Protect Your Tortoise From Rats
It is an increasingly common problem that tortoises are being attacked by rats whilst hibernating. Commonly tortoises are put in the shed or garage in a cardboard box which makes it easy for rats to get in and chew their legs. The tortoises are clearly defenseless as they are unconscious and unable to move whilst hibernating. There have been several cases of them having their legs chewed whilst out and about as well; they aren't quick enough to get out of their way meaning that it is important that you protect your tortoise from rats using a safe repellent or deterrent.
Wounds can become infected and result in the necessity for amputation of limbs: this can result in very large vet bills. You can protect your pet using rat-repellent flooring. Create a protected perimeter around your beloved tortoise, keeping rats at bay whilst he is at it's most vulnerable. It is clearly not a good idea to use any chemical repellents around your pet and even an effective trapping campaign can still miss rats, leading to injury.
The oldest inhabitant of the UK died in in 2013 when he was bitten by a rat. Poor Thomas developed a severe infection which didn't improve with treatment, and eventually he died. Thomas was a tortoise who survived two world wars, including being pulled from the rubble of a building which was bombed.
Tortoises are some of the oldest living animals on the planet and anecdotal reports of lifespans in the region of 200 years exist but these are very difficult to verify as they often outlive the people keeping track of them.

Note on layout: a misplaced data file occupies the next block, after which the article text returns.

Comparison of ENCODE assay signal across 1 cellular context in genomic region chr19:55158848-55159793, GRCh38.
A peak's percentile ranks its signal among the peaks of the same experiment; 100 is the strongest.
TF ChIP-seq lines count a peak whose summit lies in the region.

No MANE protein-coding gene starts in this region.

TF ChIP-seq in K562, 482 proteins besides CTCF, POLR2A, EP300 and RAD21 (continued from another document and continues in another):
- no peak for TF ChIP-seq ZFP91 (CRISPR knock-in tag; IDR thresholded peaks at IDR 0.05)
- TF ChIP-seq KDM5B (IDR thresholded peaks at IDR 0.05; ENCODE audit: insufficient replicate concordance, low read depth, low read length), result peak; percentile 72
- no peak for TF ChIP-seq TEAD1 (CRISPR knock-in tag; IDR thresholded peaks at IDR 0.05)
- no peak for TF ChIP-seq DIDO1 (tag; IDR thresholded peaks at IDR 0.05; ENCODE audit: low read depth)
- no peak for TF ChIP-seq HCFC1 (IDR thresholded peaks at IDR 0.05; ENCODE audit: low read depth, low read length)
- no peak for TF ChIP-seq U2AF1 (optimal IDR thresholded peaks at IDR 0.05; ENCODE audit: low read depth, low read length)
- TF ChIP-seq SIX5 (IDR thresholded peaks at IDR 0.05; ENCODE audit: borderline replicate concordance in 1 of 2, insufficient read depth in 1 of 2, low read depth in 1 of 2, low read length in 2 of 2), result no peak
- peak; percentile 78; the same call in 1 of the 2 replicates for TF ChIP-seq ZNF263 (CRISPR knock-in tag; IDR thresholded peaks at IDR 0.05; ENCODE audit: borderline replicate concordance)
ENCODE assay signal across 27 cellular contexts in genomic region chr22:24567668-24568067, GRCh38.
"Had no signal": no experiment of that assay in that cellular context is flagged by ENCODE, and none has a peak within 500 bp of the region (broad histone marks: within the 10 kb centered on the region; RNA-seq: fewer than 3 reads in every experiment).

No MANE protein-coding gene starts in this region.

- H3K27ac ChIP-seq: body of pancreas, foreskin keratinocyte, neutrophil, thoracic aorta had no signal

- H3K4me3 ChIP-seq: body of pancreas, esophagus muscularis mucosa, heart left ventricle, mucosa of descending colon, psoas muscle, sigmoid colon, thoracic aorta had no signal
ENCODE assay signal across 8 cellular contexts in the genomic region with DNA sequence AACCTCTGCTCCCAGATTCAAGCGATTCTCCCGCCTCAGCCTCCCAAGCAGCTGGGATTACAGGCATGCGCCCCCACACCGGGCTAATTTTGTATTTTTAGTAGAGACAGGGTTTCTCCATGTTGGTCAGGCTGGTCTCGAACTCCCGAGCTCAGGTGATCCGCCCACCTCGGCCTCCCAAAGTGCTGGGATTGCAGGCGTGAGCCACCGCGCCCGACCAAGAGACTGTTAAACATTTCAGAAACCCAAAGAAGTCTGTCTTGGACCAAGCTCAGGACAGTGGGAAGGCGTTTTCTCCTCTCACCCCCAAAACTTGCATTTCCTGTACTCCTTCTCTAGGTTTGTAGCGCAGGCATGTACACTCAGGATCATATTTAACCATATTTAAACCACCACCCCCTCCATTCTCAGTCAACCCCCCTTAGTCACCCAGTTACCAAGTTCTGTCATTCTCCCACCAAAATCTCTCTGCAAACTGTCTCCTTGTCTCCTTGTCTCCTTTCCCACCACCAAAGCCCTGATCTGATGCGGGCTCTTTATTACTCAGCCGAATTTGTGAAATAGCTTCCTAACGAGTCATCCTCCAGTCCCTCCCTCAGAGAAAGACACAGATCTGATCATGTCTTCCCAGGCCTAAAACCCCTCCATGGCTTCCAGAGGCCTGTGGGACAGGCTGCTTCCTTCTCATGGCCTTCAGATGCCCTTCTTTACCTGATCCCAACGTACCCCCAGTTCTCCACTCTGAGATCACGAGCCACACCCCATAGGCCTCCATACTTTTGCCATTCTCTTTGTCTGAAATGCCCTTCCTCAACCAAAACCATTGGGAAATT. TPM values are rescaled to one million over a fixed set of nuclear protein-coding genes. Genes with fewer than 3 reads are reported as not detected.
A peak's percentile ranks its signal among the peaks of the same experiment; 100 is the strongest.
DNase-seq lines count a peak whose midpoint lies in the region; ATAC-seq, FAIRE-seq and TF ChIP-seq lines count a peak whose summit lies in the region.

Recently pets who have had limbs amputated as a result of rat damage have had Lego wheels fitted. Epoxy resin was used to fix a baseplate to the underside, then the wheels were attached, allowing him to scoot along. Reports are that their speed can be doubled by the addition of a set of Lego wheels. Amazingly Lego is the largest manufacturer of tyres in the world, making them ideally situated to provide for these injured reptiles.
It is very important that tortoises are hibernated carefully. There are several considerations you need to take into account when you put them down to hibernate. They need to have plenty of stored fat in order that they can survive the winter without eating. They also need to be well hydrated. It is very important that they do not freeze, meaning that it is not a good idea to leave them in the shed or garage without some temperature control. Protect them from rats by using our rodent-repellent flooring.
"Aldabra.giant.tortoise.arp" by Adrian Pingstone - Taken by Adrian Pingstone. Licensed under Public Domain via Wikimedia Commons - https://commons.wikimedia.org/wiki/File:Aldabra.giant.tortoise.arp.jpg#/media/File:Aldabra.giant.tortoise.arp.jpg